Monday

16 November 2015

“Blessed be the God and Father of our Lord Jesus Christ, who has blessed us in Christ with every spiritual blessing in the heavenly places.” (v. 3)

Psalm: Psalm 126


Background

Since 1975, this week has been designated Prisons Week, which was formed to pray for and raise awareness of the needs of prisoners and their families, victims of offenders, prison staff and all who care.

The Letter to the Ephesians could therefore be seen as appropriate for the week, as traditionally it was grouped together with Philippians, Colossians and Philemon as Paul's letters written in prison. There are two references in Ephesians to Paul being a prisoner and in Ephesians 6:20 he describes himself as "an ambassador in chains".

But did Paul write the letter? Biblical scholars are divided. Those who argue for another author do so on the grounds of the style of the letter, the vocabulary used and its theological emphases. But on the other hand, if Paul were writing from prison, he would have had time to think, and develop both his theology and the way he expressed it. So a case can be made both for and against Paul being the writer.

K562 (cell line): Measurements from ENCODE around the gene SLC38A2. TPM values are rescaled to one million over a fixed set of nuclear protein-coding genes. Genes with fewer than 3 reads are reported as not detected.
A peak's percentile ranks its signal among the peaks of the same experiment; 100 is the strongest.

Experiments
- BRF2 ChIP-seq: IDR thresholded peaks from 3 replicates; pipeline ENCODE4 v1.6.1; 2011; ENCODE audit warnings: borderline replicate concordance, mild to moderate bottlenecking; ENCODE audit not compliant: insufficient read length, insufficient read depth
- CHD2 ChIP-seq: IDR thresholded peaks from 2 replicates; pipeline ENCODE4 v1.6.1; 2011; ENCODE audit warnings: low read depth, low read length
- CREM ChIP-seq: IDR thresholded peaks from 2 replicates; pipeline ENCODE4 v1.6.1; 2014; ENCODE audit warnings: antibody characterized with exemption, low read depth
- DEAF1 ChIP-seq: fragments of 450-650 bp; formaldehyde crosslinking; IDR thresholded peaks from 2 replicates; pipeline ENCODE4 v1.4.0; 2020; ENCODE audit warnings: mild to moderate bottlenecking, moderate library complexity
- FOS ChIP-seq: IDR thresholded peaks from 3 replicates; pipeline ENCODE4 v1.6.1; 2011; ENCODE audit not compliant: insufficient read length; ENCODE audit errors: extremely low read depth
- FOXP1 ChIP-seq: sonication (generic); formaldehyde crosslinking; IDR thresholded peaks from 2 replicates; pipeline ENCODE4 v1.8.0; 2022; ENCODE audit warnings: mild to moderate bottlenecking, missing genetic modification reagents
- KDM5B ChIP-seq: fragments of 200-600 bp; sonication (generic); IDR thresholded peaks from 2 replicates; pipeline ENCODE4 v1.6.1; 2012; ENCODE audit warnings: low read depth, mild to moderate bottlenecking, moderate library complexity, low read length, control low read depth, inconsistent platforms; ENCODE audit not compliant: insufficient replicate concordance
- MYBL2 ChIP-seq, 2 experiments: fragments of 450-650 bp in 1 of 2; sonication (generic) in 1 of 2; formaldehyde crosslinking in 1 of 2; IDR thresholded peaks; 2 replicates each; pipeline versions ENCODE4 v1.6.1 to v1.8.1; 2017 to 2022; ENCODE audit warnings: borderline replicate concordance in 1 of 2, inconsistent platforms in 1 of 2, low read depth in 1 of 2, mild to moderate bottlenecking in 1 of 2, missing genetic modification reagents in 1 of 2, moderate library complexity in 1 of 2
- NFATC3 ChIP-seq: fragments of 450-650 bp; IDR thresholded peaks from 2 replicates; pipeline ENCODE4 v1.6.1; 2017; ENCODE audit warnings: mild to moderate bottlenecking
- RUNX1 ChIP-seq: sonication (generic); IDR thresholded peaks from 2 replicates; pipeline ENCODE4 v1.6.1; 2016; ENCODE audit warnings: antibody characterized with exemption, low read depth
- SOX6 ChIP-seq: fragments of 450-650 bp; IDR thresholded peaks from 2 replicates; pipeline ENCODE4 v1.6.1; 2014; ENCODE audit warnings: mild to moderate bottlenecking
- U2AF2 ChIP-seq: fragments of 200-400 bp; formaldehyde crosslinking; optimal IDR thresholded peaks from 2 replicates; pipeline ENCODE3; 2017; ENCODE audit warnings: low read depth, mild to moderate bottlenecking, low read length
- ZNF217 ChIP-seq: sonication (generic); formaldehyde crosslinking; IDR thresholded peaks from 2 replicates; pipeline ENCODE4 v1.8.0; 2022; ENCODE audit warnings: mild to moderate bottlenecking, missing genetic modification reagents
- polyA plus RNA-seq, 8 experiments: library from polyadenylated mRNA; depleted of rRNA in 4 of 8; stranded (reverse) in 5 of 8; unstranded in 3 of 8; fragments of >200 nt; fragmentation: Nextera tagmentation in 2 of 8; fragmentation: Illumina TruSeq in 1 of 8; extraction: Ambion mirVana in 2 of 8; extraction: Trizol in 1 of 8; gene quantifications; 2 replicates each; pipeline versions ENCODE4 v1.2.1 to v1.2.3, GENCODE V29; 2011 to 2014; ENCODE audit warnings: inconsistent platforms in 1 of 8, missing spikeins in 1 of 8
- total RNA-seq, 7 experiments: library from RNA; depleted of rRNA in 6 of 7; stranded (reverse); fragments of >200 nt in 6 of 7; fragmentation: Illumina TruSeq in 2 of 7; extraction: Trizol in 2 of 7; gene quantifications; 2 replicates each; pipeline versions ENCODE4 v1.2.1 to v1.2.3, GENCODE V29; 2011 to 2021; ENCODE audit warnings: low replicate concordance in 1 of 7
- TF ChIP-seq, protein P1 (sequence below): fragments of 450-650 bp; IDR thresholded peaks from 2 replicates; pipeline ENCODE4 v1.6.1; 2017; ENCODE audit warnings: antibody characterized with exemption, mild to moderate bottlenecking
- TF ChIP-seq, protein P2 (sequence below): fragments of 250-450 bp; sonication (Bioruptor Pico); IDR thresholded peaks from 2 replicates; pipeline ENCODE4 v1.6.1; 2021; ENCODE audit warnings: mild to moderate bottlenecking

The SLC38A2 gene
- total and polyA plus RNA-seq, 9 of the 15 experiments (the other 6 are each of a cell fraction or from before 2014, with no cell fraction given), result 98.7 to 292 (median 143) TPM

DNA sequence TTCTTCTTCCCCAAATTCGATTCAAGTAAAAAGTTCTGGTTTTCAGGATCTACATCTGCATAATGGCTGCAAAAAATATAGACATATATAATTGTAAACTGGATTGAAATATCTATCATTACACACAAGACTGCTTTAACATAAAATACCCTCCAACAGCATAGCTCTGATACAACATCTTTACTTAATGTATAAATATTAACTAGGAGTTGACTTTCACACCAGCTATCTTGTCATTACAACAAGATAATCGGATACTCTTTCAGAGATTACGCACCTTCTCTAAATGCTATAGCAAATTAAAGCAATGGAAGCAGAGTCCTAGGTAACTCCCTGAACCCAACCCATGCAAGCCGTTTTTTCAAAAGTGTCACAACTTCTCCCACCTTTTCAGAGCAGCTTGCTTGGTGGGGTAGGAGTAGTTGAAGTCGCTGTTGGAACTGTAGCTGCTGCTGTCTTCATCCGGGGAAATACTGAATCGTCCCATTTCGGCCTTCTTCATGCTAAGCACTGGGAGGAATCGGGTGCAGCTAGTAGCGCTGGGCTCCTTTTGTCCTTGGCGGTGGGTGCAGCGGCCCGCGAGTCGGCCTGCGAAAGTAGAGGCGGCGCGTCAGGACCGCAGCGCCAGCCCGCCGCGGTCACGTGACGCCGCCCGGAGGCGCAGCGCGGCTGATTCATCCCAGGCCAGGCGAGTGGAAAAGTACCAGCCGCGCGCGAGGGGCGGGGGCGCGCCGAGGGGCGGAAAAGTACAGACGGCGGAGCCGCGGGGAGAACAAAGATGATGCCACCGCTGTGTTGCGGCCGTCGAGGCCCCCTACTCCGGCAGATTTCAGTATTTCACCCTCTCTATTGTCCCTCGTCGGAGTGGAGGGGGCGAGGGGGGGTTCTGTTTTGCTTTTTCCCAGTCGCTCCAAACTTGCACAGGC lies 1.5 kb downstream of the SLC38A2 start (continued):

Was it intended for the Christians in Ephesus? Again there is some doubt, as unlike other letters it does not deal with specific issues in a particular Christian community. It is possibly a letter to be circulated amongst many churches. It shares material with Colossians, and develops the major theme of that letter - the all-sufficiency of Jesus Christ.

After the initial greeting, the writer launches into a breathless passage of praise piling up idea after idea about God's blessings. In the original Greek, verses 3-14 are one long continuous sentence, and whilst English translations divide the phrases up, that sense of continuous praise is not lost. The whole of the story of salvation is present in verses 3-10, and it is seen as the fulfilment of God's plan for humanity. That plan precedes creation (verse 4) and it is expressed in adoption as God's children through God's grace. For the earliest readers (or hearers) of these words, this would have a powerful resonance, as adoption meant a total new beginning for the one adopted. The act of adoption wiped out their past. All this is through Christ, described in verse 6 as "the Beloved" emphasising the relationship of love between Father and Son. Verse 10 opens up the great theme of the whole cosmos finding its fulfilment in Christ.


To Ponder

  • How do you react to being part of God's plan for humanity? Does this have a bearing on free will?
  • 'Count your blessings.' What do you want to praise God for in your life?


Bible notes author: The Revd Richard Bielby

 

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